According to financial experts, it’s not yet time to panic, despite last week’s news about an early cut on Social Security benefits. This caused many Americans to feel concerned, especially those with retirement plans affected by COVID-19.
If Congress doesn’t act on the long-term funding shortfall of the program, the benefits will be cut a year earlier, that is by 2034, according to the Social Security and Medicare trustees report. Without any action from Congress, only 78% of the retirees and disabled beneficiaries’ guaranteed benefits will be paid from Social Security’s consolidated trust funds. In other news sources, the percentage is even lower at 75%.
The cause of the early depletion of funds is not a mystery. With the pandemic causing economic turmoil, employment rates have continued to decline, decreasing the revenue from payroll taxes as well.
However, the early cuts on the Social Security benefits don’t mean the funds are drying up. A financial and planning firm in Chicago, Monotelo Advisors, shared that possibility is far from happening.
If the current wage taxes will only be the source of Social Security funds by the middle of the next decade, around 75% of the guaranteed benefits can still be paid by the Social Security Administration, Monotelo shared in their website.
According to Monotelo, “While a 25% reduction in benefits could significantly hurt the retirement plans of those who are relying on their Social Security benefits, it is far less damaging than the program being shut down entirely.”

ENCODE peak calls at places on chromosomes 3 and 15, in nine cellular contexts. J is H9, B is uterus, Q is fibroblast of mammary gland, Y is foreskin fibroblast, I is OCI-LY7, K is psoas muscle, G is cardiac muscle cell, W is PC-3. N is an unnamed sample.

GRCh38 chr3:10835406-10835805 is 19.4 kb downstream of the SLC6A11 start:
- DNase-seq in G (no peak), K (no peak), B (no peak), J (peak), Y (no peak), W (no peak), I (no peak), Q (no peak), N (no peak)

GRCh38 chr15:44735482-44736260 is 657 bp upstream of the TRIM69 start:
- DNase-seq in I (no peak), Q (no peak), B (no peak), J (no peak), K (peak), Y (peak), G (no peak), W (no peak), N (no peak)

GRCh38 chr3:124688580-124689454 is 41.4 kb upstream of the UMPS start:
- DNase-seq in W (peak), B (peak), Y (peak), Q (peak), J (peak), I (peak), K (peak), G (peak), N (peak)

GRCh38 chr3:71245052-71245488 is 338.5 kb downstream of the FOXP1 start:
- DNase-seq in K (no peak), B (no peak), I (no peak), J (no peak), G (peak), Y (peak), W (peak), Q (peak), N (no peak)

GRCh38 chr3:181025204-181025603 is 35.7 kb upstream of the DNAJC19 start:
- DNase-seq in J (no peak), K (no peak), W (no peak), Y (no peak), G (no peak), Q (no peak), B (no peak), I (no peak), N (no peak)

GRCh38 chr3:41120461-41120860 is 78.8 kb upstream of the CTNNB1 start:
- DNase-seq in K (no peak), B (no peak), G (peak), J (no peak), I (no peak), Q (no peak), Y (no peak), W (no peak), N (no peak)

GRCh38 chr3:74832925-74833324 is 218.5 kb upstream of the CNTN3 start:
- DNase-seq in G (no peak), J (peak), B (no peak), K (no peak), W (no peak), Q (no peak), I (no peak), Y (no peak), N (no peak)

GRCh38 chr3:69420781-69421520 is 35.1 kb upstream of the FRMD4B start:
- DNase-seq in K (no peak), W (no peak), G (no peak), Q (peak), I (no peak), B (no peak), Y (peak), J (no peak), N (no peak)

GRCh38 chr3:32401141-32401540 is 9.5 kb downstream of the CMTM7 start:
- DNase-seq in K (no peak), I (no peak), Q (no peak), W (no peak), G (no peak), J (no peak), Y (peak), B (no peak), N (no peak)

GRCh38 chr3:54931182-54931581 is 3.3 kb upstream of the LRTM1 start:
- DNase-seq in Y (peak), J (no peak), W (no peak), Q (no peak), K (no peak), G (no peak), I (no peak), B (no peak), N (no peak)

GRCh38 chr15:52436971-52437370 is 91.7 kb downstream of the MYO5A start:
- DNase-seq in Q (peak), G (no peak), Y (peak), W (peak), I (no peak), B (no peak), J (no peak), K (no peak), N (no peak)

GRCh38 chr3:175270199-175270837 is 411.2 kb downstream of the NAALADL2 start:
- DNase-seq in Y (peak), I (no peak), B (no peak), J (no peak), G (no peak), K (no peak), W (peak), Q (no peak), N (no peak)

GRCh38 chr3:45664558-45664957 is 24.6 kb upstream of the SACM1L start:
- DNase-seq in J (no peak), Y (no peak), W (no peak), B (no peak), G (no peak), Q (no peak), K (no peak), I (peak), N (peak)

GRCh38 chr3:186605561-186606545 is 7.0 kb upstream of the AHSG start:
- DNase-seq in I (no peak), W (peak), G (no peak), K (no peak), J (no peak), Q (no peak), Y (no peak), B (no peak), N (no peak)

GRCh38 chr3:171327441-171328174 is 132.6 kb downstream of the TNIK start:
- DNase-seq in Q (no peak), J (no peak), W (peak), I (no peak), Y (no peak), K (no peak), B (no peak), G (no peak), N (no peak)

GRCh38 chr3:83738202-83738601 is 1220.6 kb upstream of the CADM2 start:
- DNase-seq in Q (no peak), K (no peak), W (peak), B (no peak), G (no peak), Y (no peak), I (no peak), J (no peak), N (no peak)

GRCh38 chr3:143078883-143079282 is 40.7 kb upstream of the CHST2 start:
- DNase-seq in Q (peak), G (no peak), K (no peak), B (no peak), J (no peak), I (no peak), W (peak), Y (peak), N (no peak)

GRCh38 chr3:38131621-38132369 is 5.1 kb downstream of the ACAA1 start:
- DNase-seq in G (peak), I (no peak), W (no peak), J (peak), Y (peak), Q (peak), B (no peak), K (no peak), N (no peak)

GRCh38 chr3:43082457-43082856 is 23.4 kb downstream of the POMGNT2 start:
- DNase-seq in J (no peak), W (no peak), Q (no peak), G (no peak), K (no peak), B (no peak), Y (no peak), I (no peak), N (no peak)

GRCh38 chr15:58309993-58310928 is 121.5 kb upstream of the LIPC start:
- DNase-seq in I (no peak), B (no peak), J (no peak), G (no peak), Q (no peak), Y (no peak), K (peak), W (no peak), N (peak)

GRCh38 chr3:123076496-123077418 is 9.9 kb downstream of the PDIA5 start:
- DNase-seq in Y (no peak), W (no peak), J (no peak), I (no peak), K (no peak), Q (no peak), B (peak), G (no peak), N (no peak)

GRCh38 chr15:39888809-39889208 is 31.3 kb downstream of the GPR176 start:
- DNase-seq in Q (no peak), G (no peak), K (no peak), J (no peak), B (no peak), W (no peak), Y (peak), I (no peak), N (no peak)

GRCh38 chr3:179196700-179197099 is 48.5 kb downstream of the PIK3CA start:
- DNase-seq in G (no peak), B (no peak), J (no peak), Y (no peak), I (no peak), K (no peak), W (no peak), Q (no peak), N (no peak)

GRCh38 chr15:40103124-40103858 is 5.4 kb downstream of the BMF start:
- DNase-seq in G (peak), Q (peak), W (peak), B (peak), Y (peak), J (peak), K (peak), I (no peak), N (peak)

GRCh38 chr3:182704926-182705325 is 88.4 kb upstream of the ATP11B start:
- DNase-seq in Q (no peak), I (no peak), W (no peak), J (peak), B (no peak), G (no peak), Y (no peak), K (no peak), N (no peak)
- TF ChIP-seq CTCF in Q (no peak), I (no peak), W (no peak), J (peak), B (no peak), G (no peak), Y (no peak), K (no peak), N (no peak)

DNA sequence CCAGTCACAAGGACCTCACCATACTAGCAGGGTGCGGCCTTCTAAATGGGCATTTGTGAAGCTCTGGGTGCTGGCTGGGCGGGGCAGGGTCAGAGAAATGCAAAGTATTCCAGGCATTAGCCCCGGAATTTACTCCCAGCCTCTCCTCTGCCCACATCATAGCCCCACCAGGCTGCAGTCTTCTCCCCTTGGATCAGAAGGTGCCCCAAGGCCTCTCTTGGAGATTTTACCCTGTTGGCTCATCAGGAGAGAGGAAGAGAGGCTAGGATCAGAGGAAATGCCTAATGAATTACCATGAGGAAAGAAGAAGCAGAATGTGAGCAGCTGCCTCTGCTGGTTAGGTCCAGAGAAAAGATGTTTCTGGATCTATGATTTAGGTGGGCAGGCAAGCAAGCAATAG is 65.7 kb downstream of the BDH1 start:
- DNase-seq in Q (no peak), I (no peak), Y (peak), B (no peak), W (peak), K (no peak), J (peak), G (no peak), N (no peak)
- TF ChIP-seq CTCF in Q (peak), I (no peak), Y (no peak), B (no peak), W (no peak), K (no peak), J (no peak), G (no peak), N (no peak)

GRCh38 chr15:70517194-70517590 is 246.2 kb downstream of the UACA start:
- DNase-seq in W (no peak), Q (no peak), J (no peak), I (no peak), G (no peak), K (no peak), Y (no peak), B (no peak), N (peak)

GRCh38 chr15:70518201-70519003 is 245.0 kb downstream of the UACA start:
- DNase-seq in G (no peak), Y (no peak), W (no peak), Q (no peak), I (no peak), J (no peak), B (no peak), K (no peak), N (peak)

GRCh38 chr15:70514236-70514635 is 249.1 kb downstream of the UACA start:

Scott Thoma who works as a retirement strategist at Edward Jones expressed the same stance. He said that the depletion of Social Security funds by one year doesn’t necessarily translate to the Social Security’s bankruptcy.
According to Thoma, “There are changes that can be made to put the program on solid footing. In order for the program to remain fully funded through the 75-year projection period (they run it for 75 years — through 2095), payroll taxes would need to rise about 3.36%, or just under 1.7% for both the employer and employee, to fully fund the program. If no changes are made, benefits would need to be cut by 24% starting in 2034 (they would be able to pay 76 cents for every dollar of benefits).”
This can only happen if there is no action from the government to settle this Social Security concern. However, measures such as increasing the full retirement age, changing the reduction formulas, and removing the ceiling on taxable earnings can be done.
“The key thing to remember here is that Social Security is not necessarily going bankrupt,” Thoma added.
The possibility of getting decreased benefits may lure some retirees to apply for benefits as soon as they are eligible before the reserves are gone. However, this might not be the best plan.
“If you start taking your benefits as soon as allowed, they will be reduced to 70% of your full retirement age benefit,” Monotelo noted. “Comparing this to the 75% that could be received even after the fund runs out, you would still be hurting your retirement by applying early.”
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